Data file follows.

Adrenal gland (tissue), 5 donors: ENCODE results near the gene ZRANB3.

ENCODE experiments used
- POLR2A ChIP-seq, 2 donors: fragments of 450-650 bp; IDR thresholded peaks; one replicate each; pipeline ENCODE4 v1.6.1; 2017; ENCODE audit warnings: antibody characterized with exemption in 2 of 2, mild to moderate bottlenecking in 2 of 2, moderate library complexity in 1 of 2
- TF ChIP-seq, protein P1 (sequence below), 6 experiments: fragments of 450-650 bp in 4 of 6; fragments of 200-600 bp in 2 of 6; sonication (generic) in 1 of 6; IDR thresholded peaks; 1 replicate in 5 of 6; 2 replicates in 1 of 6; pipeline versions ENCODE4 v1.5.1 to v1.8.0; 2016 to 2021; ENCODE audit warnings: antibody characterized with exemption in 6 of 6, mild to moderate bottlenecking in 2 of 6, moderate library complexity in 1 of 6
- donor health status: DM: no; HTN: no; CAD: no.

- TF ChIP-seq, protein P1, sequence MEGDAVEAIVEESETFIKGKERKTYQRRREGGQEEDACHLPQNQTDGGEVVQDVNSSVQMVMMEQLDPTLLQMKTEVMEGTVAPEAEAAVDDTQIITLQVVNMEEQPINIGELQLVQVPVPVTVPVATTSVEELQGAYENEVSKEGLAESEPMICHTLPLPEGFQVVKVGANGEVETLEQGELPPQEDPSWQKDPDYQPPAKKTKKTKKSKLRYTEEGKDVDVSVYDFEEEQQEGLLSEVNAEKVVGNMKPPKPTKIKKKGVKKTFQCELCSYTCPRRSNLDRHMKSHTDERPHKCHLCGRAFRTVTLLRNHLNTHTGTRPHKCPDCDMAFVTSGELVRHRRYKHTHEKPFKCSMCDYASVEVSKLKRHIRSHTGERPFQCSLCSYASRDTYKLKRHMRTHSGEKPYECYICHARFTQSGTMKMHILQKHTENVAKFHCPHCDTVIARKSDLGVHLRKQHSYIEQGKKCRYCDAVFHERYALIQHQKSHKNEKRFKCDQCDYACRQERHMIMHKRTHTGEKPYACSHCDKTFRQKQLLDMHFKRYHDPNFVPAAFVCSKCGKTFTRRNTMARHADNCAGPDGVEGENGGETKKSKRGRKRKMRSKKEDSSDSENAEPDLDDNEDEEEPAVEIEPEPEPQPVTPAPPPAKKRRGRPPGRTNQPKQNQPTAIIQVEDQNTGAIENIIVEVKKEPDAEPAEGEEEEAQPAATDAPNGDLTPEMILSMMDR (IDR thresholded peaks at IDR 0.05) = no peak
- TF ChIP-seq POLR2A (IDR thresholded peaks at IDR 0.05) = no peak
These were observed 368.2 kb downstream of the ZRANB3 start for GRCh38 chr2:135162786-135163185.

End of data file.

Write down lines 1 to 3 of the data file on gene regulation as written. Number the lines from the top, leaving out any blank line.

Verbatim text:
Adrenal gland (tissue), 5 donors: ENCODE results near the gene ZRANB3.

ENCODE experiments used
- POLR2A ChIP-seq, 2 donors: fragments of 450-650 bp; IDR thresholded peaks; one replicate each; pipeline ENCODE4 v1.6.1; 2017; ENCODE audit warnings: antibody characterized with exemption in 2 of 2, mild to moderate bottlenecking in 2 of 2, moderate library complexity in 1 of 2